So I've got this idea for my renewable energy project this year. Last year I had students look at their total energy (electricity and heating) bills for their own homes and calculate their BTUs per square foot, and then compare that with a standard number for what an energy efficient home ought to be. Of course most peoples were well over the recommended amount. But that's where I stopped last year, and fair enough. To do more would be asking students to stand up to their parents and challenge them to do better. I had a few conversations last year about this with the students. They said, "We are not the decision-makers in our homes, so what can we do?" I didn't have an answer for them.
But I have an idea. What if, in addition to the calculation of BTUs per square foot, students could research options for their households: PV, solar hot water, air source heat pumps, pellet stoves, pellet retrofits for oil furnaces, weatherization. They could do the calculations (they're not terribly hard) to figure out approximately how much money their family could save. Students fill out some form that would give parents some easy-to-look-at options and projected savings - specific to their house - and then we hold a parents night, where students present their work generally to their parents.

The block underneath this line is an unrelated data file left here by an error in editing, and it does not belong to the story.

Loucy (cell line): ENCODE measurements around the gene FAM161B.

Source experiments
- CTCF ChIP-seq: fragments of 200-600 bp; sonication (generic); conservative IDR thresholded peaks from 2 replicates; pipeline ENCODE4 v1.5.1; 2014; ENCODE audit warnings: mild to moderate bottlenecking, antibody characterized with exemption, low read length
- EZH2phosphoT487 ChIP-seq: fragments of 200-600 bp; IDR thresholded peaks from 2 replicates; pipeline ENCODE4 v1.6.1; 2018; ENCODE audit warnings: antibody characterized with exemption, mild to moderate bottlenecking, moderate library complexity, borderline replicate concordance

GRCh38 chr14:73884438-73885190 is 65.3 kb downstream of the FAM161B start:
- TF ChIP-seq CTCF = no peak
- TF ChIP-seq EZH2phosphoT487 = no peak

Part of me feels like this is too nosey and meddling. Part of me feels like if education does not have real-life applications, then why do it?
I think I'm going to do it. It gives students as voice with their parents (or at least an opportunity for them to have a voice). It could save people money. It could save the earth some long-cycle carbon. Those seem like good reasons, even if it is meddling.